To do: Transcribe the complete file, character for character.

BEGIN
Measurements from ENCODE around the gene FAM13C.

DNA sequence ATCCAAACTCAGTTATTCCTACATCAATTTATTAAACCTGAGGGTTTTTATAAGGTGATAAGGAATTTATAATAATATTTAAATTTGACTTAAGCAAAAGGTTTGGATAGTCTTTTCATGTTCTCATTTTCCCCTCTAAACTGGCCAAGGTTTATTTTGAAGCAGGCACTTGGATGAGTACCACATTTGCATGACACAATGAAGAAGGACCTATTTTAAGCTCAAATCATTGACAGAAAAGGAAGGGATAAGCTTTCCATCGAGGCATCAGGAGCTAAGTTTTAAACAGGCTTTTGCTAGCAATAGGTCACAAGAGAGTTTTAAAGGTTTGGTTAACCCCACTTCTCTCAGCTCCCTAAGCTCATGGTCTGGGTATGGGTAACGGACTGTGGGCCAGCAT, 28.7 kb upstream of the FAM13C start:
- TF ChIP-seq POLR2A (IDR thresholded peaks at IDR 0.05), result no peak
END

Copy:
Measurements from ENCODE around the gene FAM13C.

DNA sequence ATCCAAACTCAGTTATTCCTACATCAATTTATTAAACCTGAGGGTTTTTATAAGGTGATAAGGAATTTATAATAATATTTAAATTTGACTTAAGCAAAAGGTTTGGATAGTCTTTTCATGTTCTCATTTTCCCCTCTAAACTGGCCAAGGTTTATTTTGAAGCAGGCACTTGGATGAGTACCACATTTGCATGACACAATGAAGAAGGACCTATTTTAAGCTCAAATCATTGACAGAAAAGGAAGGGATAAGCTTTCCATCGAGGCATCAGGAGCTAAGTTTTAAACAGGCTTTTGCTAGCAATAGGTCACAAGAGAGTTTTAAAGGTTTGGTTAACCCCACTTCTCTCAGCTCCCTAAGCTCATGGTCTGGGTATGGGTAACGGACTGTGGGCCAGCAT, 28.7 kb upstream of the FAM13C start:
- TF ChIP-seq POLR2A (IDR thresholded peaks at IDR 0.05), result no peak